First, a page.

As is the case with homeowners, banks, and auto manufacturers, voices have recently been raised in England to “save the clubs from themselves,” if you will. Or alternatively, and inconsistently, to save the clubs from the foreigners, especially the Americans. There has been no American involvement in Leeds or Portsmouth as far as I know, although prominent American investments in top clubs like Arsenal, Liverpool, and Manchester United have brought forth various levels of vitriol from different varieties of English activists. The irony in this activism is that American ownership in English football increases the likelihood that player wages – the key expense which brings ambitious “climbing” clubs to their knees – will be restrained through league agreement. David Conn’s piece in today’s Guardian makes this latter point, and discusses a UEFA initiative to restrain player wage expenses.

A move to bring in some sort of a salary cap would likely find key allies, again ironically, in unusual quarters of the British polity. For example, a restraint on wages tied to club revenue has been advocated by Arsenal’s manager, Arsene Wenger, who fields a team in North London typically bereft of English players. His apotheosis in that regard, the English Football Association, would welcome the effects of a salary cap because it would limit the imports of foreign players and increase the number of Englishmen on the pitch.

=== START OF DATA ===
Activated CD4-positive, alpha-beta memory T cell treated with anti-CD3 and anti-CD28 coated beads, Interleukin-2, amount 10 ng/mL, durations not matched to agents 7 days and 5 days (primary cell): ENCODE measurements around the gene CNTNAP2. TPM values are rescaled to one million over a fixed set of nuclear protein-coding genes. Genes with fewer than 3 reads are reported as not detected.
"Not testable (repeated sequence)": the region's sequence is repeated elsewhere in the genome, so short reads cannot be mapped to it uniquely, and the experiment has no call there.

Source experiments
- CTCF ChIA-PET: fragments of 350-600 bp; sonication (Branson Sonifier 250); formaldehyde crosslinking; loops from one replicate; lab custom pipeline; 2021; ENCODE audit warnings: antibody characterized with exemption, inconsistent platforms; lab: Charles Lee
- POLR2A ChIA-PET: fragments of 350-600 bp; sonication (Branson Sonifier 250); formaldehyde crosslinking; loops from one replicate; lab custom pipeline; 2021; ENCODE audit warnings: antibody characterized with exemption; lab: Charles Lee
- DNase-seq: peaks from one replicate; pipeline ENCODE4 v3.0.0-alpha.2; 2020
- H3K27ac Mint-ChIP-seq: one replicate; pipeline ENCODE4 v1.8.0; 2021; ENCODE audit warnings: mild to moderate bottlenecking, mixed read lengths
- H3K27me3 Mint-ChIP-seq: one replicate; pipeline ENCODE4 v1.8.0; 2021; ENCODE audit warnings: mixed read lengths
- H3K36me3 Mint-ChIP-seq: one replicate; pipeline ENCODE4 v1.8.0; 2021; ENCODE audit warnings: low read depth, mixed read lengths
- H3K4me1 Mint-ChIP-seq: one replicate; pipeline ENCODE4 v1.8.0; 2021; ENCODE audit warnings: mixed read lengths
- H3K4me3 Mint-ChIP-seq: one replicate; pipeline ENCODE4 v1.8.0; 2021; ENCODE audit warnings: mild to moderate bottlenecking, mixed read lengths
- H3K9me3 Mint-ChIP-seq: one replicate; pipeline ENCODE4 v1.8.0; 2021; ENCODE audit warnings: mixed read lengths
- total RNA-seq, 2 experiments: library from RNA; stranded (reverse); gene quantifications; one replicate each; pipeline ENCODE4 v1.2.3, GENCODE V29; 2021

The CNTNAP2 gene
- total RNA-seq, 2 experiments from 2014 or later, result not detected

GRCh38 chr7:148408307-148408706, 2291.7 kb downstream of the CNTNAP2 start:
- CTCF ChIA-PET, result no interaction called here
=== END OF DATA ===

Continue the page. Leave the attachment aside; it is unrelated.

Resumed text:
In the case of Portsmouth, I suspect that their supporters would welcome just about any owner with the cash to return them to the EPL as soon as possible (they are surely doomed to relegation this year, regardless of who owns the club). As for Manchester United, there is more than one option which appeals to different segments of their supporters. First, a debt-free, free-spending billionaire to come upon the scene, who is willing to buy out the Glazers and spend oodles of money to combat the like of the Russian-financed Chelsea and the recent upstart, the Arab-financed Manchester City. In short, the sugar daddy that English fans pine for, from Wolverhampton to Notts County. Now, it must be said that while such a sugar daddy (a la G. Steinbrenner) might appeal to Man Utd fans, his appearance would surely appall almost everybody else. But regardless, when one takes the view of the league as a whole, this is fancy. How many people are there in the world who are willing to spend a billion plus pounds on a soccer club, in the interest of pure sport? Ultimately, Manchester United is a commercial enterprise, a fate that its sporting success and worldwide appeal has brought upon it.